JPEG (Joint Photographic Experts Group)
The type of file format you choose will greatly influence the quality of your final images. In short, it compresses an image, settings such as the colour balance, contrast and sharpening. This leads to some details being lost however these are not noticeable by the human eye.
On many digital cameras you will have an option to fine tune the settings of JPEG files in to ‘Basic, Normal & Fine’ If you are going to printing your image to a large format in post-production then aim for a JPEG Fine setting as this will higher quality images which are less compressed.
By shooting in RAW you capture all the information from received by the camera. Essentially it is the digital equivalent of the film negative. If you take an image in this format you will need access to software which will allow you to edit the image e.g. Photoshop to create your final image.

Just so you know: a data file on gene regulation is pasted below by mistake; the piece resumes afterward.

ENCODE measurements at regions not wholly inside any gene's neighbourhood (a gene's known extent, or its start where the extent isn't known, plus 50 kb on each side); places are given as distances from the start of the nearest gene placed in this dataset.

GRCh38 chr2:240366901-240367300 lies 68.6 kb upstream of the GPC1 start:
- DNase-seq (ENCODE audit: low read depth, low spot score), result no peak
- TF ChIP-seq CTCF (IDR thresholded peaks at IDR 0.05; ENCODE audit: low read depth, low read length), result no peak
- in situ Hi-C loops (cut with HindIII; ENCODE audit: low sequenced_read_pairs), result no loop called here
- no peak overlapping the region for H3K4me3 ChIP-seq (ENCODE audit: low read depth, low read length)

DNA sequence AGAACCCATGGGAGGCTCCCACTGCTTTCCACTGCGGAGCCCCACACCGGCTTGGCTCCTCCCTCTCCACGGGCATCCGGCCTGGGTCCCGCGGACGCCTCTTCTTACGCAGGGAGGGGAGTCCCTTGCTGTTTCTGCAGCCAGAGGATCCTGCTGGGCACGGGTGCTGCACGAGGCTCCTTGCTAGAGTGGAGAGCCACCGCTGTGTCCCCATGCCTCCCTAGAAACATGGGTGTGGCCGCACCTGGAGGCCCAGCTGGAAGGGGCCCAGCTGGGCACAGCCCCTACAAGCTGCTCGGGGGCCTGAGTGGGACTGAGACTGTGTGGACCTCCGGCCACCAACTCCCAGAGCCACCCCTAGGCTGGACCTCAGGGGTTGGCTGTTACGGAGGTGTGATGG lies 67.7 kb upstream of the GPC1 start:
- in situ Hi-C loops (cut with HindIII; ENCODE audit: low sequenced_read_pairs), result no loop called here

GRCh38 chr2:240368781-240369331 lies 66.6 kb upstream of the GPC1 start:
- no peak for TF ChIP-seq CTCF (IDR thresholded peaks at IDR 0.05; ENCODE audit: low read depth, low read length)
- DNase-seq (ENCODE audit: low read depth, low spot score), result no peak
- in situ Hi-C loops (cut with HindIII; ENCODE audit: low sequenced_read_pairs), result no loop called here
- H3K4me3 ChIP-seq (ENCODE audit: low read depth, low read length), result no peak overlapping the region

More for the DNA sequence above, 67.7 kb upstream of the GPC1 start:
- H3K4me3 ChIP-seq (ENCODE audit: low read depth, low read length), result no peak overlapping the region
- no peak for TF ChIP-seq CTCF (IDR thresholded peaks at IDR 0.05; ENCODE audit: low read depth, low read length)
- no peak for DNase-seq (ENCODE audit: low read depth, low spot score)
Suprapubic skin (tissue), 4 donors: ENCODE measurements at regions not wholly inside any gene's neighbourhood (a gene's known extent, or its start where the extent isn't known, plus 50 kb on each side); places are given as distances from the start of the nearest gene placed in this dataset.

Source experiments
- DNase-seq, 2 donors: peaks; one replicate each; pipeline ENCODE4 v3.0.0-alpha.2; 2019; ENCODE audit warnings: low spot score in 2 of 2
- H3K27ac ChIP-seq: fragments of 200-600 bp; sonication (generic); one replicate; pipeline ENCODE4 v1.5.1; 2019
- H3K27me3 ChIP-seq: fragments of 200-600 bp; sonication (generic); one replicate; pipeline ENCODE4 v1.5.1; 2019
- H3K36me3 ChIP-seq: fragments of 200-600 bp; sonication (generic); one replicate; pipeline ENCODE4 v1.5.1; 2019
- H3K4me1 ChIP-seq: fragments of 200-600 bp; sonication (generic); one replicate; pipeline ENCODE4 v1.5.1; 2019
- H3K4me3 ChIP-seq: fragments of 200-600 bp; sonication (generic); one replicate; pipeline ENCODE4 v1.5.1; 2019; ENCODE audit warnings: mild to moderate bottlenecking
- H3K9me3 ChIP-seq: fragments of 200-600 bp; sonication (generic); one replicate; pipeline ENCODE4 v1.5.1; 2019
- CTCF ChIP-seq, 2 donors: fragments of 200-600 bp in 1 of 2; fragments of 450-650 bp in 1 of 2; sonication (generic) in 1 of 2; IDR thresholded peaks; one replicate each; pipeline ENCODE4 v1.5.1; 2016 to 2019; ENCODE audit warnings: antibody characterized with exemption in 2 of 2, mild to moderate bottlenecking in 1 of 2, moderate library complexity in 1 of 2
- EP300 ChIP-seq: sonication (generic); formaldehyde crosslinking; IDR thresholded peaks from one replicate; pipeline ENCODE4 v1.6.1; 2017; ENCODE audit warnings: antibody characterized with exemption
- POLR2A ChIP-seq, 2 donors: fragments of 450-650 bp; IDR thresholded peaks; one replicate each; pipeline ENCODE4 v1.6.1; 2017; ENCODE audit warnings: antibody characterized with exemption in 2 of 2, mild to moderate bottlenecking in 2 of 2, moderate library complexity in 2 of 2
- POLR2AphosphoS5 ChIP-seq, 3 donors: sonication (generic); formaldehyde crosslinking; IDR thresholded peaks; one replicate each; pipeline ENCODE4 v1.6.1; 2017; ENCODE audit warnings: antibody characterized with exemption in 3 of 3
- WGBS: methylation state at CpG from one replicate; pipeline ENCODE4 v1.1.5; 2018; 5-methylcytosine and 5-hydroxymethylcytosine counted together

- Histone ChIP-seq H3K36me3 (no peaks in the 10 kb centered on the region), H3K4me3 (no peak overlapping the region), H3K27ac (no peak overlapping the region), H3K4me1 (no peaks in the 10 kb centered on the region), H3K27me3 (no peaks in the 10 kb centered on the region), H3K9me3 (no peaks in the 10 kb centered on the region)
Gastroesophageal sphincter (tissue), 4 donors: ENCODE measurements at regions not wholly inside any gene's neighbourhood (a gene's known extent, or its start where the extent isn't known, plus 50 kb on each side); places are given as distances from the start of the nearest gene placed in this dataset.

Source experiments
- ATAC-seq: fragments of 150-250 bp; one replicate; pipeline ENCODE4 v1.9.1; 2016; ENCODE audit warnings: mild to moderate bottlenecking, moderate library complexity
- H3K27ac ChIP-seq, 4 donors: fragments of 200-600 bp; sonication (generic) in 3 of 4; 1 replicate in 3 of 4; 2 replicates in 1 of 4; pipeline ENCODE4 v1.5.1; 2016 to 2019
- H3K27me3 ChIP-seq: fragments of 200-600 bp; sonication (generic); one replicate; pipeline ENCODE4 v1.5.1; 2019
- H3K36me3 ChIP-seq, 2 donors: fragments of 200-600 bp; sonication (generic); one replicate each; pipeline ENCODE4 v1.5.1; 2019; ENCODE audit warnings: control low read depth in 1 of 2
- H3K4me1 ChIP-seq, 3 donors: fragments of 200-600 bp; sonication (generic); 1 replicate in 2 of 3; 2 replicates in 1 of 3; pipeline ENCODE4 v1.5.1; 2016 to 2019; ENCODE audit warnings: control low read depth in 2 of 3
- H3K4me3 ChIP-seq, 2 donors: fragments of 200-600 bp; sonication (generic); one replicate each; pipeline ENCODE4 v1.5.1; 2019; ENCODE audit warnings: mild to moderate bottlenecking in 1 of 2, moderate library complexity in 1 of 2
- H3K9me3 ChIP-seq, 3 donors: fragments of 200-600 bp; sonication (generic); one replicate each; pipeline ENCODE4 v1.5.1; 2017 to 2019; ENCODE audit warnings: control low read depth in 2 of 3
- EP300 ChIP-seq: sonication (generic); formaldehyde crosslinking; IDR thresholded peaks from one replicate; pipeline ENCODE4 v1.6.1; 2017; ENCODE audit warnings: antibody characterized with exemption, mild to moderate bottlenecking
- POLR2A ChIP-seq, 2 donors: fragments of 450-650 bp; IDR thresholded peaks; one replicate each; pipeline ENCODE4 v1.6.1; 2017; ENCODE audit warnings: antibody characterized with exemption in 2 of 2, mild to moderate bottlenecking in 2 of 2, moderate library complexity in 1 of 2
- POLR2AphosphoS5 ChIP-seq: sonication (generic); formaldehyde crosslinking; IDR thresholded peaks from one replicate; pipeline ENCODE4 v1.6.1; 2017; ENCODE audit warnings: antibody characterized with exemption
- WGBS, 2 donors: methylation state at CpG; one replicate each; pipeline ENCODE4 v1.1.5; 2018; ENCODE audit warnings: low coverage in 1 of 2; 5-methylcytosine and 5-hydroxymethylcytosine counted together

As RAW files are not compressed by the camera they take up considerably more space on your memory card. It would be highly recommended for you to invest in a fast reading memory card which will allow quick reading times when taking photos.
Most digital cameras now have an option where RAW & JPEG files are taken at the same time. So, if you are looking to share as well as develop you can consider this option, although it will take up even more space!
TIFF (Tag Image File Format)
Generally, TIFF files are the middle ground between JPEG & RAW. TIFF is a standard format used in the printing and publishing industry. Being significantly larger than JPEGs they lose no detail but store less information than the RAW format.
RAW images carry the greatest amount of information that can be manipulated at a later date. Use this format if you are going to be editing with Photoshop etc afterwards.
For general use however, JPEG is a perfectly useful format to use with detail being lost which will not be recognisable by the human eye. If you are wanting to print on a large format then you can always switch up to JPEG Fine mode.